Pre-Stadium Freeway Aerial, 1964

A fantastic view of Southwest and Northwest Portland showing the route of the future Stadium Freeway. A block-wide swath between SW 13th and 14th would be leveled and excavated, and another swath between 15th and 16th in Northwest Portland would eventually fall on the path to the future Fremont Bridge.

A2005-001.616  Stadium Freeway future northbound route looking northwest 1964(City of Portland Archives)

12 thoughts on “Pre-Stadium Freeway Aerial, 1964

  1. Great picture. Were there any other pictures taken on this aerial flight? Would love to seem them.

  2. There is a really cool bldg that is no longer around at about Davis between 14th and 15th. In the photo, it is corner to corner across the block with a rounded front and cars in the back.

    I would like to know what this bldg was as it would have been knocked down when the freeway was built.

  3. Found another pic of the bldg I am asking about. Cener of pic. 3 point bldg with rounded ends. A car dealership??

  4. Jared, according to Portland Sanford map, 1908-Dec.+1950+vol.+1,+1908-Apr.+1950,+Sheet+65 this was a combination service station/auto and truck repair business, with a steam cleaning and car wash facility. There was even a full basement in the place to park cars.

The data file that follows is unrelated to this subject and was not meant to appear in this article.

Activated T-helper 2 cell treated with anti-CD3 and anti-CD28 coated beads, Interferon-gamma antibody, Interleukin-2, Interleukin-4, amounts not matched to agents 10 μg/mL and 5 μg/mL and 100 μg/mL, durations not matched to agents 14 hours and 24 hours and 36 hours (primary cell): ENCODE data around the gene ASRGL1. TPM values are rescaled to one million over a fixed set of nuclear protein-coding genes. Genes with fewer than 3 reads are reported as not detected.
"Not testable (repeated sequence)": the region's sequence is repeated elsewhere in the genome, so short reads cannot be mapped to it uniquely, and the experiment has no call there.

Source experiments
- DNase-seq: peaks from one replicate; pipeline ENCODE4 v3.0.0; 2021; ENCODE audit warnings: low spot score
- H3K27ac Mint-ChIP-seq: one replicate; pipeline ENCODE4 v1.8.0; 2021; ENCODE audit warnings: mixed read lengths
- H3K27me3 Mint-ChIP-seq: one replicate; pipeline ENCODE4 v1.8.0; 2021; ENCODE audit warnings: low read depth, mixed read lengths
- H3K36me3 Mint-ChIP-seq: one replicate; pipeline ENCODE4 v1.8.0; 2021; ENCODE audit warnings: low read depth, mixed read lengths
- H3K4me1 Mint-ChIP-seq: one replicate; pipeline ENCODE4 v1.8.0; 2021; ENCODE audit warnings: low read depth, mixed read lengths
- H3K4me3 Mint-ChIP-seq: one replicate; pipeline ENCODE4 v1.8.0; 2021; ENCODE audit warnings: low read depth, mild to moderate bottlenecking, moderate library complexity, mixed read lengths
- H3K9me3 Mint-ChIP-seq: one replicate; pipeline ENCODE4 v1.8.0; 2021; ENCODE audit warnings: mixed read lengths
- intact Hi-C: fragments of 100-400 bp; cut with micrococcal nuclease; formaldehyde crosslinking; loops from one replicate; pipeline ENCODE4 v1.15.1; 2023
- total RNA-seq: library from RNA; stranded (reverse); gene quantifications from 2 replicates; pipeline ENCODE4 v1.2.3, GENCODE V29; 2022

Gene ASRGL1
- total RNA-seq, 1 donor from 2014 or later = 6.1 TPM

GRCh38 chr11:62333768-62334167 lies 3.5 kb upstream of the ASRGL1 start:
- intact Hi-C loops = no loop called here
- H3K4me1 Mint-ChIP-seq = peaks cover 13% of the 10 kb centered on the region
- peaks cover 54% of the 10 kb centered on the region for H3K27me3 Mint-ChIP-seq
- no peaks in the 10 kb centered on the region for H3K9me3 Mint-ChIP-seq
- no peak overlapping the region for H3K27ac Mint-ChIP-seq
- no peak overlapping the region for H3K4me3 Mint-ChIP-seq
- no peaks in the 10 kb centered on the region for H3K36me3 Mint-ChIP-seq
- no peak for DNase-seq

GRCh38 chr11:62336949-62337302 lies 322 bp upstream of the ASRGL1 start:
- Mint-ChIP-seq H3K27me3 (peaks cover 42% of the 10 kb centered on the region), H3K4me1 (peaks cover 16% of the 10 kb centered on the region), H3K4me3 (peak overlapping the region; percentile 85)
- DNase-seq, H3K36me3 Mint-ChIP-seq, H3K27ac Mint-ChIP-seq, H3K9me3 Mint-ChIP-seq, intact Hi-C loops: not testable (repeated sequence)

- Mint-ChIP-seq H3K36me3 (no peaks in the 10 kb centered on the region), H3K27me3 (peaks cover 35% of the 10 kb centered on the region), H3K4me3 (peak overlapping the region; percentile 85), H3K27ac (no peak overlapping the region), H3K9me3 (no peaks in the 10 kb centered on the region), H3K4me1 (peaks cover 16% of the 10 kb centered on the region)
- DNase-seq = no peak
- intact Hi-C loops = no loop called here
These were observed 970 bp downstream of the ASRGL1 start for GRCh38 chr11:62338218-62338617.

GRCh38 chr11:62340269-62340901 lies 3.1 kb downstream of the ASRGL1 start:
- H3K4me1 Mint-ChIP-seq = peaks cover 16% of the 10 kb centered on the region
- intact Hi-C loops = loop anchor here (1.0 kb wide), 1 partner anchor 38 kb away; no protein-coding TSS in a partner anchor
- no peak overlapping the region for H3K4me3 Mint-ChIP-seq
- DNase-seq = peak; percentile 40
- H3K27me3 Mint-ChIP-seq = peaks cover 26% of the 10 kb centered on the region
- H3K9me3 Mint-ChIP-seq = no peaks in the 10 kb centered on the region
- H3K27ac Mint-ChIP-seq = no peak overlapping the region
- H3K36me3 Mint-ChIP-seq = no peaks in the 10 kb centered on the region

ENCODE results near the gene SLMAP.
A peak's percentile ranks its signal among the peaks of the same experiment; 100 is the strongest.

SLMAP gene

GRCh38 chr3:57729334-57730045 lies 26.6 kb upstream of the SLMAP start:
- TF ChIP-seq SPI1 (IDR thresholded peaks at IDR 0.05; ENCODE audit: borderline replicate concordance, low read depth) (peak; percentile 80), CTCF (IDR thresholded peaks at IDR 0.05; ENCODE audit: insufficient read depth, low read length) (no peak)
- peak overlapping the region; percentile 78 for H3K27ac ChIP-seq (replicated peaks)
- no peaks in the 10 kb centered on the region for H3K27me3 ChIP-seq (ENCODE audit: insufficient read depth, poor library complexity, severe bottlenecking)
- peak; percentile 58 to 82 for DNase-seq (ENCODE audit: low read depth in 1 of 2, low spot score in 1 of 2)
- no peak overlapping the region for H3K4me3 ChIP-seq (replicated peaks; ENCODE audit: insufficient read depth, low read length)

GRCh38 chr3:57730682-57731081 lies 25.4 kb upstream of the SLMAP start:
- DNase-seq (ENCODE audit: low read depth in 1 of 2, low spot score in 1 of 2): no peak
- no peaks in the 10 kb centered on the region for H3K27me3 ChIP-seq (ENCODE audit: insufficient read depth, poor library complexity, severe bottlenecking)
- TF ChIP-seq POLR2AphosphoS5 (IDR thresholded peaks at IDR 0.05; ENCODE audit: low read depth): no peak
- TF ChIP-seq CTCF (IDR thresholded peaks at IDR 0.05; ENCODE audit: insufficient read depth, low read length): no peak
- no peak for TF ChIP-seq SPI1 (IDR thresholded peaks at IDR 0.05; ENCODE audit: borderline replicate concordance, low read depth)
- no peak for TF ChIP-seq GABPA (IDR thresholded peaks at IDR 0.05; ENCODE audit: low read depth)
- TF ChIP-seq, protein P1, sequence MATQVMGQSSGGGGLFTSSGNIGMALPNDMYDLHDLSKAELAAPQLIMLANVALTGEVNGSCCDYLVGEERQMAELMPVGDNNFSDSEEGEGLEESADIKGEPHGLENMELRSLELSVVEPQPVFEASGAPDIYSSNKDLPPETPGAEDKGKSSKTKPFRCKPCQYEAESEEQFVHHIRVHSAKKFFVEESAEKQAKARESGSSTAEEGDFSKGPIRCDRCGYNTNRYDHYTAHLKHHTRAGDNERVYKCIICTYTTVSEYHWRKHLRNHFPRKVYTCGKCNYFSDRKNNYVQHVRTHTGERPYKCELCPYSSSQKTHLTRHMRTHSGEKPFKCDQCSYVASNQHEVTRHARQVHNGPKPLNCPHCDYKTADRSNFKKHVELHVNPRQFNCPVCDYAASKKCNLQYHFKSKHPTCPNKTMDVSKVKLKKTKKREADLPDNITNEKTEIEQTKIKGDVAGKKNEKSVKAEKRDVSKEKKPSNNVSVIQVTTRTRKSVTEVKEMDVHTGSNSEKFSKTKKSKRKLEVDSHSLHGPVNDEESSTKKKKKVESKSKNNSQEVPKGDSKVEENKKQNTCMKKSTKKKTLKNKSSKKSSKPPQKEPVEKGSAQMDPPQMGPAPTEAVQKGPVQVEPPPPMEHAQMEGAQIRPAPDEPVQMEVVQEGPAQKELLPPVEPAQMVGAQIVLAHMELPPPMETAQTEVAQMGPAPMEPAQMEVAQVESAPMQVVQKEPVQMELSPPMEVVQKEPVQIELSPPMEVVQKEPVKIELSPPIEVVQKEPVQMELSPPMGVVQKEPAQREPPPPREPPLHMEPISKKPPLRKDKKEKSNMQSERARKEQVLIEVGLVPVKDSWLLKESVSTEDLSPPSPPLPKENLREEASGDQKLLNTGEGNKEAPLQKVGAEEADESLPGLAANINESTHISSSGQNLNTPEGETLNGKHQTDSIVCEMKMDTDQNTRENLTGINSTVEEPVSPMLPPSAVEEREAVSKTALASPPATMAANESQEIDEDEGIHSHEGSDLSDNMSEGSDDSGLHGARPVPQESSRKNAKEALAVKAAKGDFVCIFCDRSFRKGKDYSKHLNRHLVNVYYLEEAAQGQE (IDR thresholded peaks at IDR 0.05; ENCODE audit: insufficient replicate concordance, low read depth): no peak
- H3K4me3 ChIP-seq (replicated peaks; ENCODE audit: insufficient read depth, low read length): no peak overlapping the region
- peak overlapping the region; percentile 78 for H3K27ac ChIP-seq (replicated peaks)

5. Ahhhh…The Forestry Building…now THAT was one big log cabin! Glad I had the chance to see it before it was so sadly destroyed. They said that it was because of some vintage 1905 electrical wiring. The heat was so intense from the fire that windows on the whole south side of the Montgomery Wards building were popping out…glass was all over the place! The smoke could be seen for miles. What a loss.

    Oh…Edmund…thanks for the info regarding that building on 15th & NW Davis. It was driving me crazy!

  6. My pleasure Jim. I also feel fortunate that I was able to see the old Forestry building before it burned. It was almost like a cathedral inside. Such a loss.

  7. Yes, those of you who got to see the old forestry building in person were very lucky. Unfortunately it burned before I was born but as a child I was always fascinated by photos of it. It’s hard to imagine just how massive it was, and how massive the fire that destroyed it must likewise have been.

    Speaking of the intense heat as Jim K mentions, I wonder how those buildings across the street managed to survive, including the old house just across Upshur that is still there and can be seen in some photos of the L&C Exposition. It must have taken some firefighting work to keep them intact.

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